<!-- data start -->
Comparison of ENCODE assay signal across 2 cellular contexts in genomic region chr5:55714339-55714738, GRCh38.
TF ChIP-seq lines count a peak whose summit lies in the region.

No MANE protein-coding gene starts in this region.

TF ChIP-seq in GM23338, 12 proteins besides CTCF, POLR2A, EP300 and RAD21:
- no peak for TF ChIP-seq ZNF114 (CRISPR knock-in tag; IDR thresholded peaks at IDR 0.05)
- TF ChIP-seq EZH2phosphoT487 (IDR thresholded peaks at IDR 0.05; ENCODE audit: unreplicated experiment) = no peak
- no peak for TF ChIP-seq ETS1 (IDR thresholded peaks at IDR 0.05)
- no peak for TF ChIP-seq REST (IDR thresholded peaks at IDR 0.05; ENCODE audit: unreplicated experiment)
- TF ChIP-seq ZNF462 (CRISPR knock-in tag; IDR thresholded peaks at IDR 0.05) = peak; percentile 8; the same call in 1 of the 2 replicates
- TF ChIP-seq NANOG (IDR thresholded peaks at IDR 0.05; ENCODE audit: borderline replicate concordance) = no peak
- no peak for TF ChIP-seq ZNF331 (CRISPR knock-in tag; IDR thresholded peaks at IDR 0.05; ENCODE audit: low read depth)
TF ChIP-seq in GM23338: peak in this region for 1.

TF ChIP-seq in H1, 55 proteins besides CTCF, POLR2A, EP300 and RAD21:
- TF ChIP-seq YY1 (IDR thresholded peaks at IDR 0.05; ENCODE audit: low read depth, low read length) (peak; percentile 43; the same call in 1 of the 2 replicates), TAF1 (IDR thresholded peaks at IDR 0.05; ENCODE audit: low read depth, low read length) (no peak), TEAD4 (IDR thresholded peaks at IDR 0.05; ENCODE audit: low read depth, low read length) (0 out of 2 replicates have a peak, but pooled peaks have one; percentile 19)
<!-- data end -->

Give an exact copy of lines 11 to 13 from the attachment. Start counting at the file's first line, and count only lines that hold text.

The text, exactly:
- no peak for TF ChIP-seq ZNF331 (CRISPR knock-in tag; IDR thresholded peaks at IDR 0.05; ENCODE audit: low read depth)
TF ChIP-seq in GM23338: peak in this region for 1.

TF ChIP-seq in H1, 55 proteins besides CTCF, POLR2A, EP300 and RAD21: